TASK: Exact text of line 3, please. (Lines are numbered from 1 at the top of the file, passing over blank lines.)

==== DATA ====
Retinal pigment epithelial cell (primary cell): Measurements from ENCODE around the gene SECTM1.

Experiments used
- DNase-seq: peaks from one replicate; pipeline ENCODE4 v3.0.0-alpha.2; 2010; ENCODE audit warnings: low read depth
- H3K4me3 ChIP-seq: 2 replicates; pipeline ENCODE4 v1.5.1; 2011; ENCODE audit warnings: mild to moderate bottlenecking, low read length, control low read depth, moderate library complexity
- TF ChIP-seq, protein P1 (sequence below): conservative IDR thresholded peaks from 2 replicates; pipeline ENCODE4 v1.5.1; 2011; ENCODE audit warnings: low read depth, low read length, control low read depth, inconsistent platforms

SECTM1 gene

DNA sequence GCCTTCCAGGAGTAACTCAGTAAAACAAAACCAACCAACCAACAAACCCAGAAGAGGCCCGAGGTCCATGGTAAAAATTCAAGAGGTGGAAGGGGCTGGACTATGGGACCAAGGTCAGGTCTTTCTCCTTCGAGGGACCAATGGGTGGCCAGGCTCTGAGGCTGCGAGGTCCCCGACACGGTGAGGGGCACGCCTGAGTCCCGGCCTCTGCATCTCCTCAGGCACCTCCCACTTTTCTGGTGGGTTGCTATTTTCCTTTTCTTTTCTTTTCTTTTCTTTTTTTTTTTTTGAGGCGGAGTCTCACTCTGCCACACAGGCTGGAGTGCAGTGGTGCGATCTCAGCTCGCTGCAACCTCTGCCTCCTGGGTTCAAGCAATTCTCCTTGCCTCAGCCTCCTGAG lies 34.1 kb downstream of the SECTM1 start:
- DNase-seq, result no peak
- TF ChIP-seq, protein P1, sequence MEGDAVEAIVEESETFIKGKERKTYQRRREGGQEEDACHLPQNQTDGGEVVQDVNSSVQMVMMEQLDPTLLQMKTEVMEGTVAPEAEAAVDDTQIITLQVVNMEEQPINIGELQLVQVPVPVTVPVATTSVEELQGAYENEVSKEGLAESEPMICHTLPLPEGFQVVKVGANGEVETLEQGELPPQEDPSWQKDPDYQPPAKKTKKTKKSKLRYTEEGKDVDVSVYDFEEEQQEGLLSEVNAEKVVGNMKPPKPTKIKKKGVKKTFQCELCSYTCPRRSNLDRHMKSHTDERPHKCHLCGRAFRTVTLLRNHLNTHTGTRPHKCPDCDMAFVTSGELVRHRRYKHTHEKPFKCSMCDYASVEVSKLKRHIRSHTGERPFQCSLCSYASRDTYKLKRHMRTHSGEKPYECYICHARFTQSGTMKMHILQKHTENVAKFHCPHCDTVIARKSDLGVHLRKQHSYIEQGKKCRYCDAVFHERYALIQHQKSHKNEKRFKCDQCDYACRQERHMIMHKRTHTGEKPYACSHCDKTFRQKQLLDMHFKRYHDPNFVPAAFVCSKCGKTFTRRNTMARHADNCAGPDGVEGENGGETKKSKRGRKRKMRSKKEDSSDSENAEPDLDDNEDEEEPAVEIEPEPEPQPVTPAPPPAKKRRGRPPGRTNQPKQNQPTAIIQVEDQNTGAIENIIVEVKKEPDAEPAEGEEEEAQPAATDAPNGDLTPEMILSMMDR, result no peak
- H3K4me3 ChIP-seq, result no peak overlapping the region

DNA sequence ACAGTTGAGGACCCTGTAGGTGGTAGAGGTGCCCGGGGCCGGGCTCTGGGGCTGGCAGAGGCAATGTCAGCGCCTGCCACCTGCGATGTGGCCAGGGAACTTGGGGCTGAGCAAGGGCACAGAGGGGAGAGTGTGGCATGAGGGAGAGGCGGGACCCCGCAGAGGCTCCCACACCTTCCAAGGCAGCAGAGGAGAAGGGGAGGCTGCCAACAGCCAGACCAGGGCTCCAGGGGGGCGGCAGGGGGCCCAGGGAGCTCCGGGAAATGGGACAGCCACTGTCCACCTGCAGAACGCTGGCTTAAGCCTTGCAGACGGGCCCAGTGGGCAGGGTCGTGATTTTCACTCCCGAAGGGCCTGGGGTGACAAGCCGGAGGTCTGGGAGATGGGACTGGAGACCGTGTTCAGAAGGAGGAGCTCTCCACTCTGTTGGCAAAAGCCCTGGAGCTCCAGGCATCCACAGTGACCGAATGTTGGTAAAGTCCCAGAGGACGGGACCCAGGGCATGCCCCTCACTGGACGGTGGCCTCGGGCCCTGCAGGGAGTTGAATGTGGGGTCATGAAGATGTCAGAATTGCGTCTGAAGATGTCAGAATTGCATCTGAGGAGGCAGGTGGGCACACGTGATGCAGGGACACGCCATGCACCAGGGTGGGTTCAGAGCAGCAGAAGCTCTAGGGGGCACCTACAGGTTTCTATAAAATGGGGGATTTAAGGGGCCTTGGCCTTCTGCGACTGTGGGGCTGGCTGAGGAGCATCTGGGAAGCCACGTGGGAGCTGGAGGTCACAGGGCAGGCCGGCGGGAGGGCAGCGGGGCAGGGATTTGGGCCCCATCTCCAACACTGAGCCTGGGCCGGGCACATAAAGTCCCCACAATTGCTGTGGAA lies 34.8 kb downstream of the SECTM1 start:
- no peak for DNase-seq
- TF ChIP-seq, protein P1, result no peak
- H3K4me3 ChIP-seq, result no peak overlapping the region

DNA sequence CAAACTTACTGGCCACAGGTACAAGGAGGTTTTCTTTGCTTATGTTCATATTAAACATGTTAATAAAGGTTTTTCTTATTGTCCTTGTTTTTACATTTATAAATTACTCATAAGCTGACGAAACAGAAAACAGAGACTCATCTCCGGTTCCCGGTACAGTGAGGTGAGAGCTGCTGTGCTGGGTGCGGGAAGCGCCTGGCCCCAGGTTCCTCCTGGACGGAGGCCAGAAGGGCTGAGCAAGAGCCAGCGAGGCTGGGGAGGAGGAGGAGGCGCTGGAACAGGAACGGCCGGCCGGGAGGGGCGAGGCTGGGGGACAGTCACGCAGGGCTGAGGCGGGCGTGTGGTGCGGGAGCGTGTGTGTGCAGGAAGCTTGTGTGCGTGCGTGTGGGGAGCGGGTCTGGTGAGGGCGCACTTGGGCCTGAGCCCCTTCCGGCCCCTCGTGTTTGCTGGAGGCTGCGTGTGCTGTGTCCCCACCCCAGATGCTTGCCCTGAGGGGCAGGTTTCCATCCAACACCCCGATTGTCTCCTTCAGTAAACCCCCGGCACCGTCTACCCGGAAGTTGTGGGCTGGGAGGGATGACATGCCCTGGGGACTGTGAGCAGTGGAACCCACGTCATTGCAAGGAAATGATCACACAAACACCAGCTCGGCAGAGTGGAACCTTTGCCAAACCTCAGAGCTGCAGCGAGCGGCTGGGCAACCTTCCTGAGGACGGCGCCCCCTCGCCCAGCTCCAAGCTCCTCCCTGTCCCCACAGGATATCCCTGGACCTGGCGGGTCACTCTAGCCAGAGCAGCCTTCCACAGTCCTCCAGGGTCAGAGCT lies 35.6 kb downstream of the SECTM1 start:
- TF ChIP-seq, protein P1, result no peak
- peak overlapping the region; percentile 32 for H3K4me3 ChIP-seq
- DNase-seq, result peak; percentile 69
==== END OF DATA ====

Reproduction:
- DNase-seq: peaks from one replicate; pipeline ENCODE4 v3.0.0-alpha.2; 2010; ENCODE audit warnings: low read depth